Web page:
It’s a black-and-white Christmas movie, with snow falling as cheerful families mingle on the city sidewalks while window shopping – shopping for food, gifts, decorations and more. freshly cut trees for festivities which are only two days away.
For Americans, this scene represents the ghost of Christmas past, long before suburban malls, big box scrums and Amazon.com. And as “The Bishop’s Wife” opens, an angel – a gracious Cary Grant – enters this 1947 painting, smiling at singers and children and helping the needy and lost.
“Christmas is always in danger in Christmas films – we would have no reason to make such films otherwise,” wrote critic Titus Techera, executive director of the American Cinema Foundation. In this classic film, “we have a remarkable concentration of issues in one household: a man’s faith, his family, his community and his church… all tied together.
It’s not uncommon to find miracles, tight-knit communities, shining churches and parables about human choice, temptation, sin and redemption in old Christmas movies, said Techera, contacted by Zoom as ‘he was visiting Bucharest.
This is why Techera – originally from Romania, before his work brought him to America – wrote four online essays on lessons learned from watching films from the 40s that were remade in the 90s. The other films from this Acton Institute series are “The Shop Around the Corner”, “Miracle on 34th Street” and “Christmas in Connecticut”.
There’s a reason many modern Americans continue to watch these movies, he said. Some long for a time before most Americans become so isolated – separated by distant jobs from extended families, sprawling suburban neighborhoods, and all the paradoxes embedded in digital networks that were supposed to keep people connected.
“What we see in these movies is a time when Christmas was a much less commercial holiday and there was a bit of continuity with the traditions of the past,” Techera said. “For many, the church was one of them. Christmas was a family affair. It was a matter of community. … Commerce was more subservient to ordinary life. Commerce had not invaded all of life, including Christmas.
At the heart of “The Bishop’s Wife” is an episcopal leader struggling with pride and the burdens of his job, while his wife worries about her family. This bishop urgently wants to finish the construction of a cathedral; he needs the help of a wealthy woman who hides pain and guilt, while demanding that the cathedral be built on his terms.
The angel offers them all choices, but allows them to make their own decisions. The angel struggles against his own temptations.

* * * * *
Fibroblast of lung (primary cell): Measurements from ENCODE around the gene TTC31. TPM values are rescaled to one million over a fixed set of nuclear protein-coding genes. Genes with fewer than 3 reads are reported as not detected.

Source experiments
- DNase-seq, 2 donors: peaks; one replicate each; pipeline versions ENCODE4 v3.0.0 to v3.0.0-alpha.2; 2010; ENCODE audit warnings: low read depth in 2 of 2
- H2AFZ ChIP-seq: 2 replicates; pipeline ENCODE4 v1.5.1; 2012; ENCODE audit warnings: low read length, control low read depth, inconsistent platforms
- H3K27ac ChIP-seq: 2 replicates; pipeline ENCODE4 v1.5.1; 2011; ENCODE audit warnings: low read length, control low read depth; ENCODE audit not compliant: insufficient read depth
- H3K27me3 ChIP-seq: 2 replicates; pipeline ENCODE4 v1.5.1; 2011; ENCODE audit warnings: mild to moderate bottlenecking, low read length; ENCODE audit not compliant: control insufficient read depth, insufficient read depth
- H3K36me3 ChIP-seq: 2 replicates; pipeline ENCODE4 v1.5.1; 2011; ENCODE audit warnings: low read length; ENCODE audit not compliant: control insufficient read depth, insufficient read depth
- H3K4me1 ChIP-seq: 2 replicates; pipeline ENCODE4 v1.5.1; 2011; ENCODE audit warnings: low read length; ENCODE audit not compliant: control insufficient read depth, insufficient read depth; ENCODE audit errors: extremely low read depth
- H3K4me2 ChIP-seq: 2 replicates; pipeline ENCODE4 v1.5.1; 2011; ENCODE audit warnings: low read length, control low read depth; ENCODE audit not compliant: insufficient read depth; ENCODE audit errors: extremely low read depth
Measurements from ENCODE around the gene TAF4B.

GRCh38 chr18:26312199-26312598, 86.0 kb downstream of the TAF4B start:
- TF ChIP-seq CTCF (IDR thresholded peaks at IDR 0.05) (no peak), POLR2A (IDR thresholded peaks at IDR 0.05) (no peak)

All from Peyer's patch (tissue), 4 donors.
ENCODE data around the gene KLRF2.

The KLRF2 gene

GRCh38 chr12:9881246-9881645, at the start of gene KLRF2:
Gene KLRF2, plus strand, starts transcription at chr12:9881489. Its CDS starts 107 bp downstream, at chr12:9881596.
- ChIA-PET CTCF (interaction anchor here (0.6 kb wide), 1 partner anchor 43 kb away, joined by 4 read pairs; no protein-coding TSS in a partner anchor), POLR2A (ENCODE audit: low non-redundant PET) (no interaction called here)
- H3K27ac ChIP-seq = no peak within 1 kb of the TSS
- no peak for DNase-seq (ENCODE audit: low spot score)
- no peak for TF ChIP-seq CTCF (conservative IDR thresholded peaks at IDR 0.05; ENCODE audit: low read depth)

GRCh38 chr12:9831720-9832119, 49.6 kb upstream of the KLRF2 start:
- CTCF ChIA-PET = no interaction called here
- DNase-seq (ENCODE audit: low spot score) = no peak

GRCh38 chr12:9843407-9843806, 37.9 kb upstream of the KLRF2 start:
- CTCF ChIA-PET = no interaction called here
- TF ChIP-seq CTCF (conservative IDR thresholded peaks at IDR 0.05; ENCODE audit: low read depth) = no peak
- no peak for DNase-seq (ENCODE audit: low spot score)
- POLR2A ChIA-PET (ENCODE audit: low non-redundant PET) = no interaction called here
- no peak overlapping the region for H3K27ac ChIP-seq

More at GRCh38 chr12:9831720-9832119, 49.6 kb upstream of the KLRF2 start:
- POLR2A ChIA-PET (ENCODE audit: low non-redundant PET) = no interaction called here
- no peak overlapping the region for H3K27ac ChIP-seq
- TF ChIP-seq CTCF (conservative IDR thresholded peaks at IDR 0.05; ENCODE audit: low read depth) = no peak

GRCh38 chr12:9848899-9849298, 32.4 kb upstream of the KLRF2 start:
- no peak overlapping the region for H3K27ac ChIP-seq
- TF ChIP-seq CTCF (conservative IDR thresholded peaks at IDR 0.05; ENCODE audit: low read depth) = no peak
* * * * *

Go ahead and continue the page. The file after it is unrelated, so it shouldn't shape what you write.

“This is the Christian core of the story: the angel comes to remind everyone what Christmas really means and why it is related to gifts,” Techera noted in his essay. “It is because the Christian God is love. … God wants the needy to be protected. So there is room for pride, but of a special nature: the pride of helping where we can those who need us. They have a claim over us in Christ, but we have reason to be proud of because we are accomplishing a good thing, sometimes difficult.
The repentant bishop delivers a Christmas sermon, written by the angel, which ends with: “All the stockings are full, all, that is, except one. … The stocking for the child born in a manger. We are celebrating his birthday. Let’s never forget that. Let’s ask ourselves what he would most like. And then, let everyone contribute their part: loving kindness, warm hearts and an outstretched hand of tolerance. All the brilliant gifts that make peace on Earth.
Modern remakes of these films, Techera noted, tend to omit the big questions that hung over the older versions, which – even when they did not include direct references to the faith – often served as quasi-Biblical parables about hope, gratitude, charity, forgiveness and the bonds that unite families and communities.
“There was also a feeling that Christmas was worth the wait,” he said. Today, “the vacation” lasts a month or more and ends, rather than starting, on December 25th. At this point, “a lot of people seem exhausted, and they don’t even know what Christmas is supposed to be anymore. …
“People no longer fast and pray to prepare for Christmas. They just shop.
Terry Mattingly conducts GetReligion.org and lives in Oak Ridge, Tennessee. He is a principal investigator at the Overby Center at the University of Mississippi.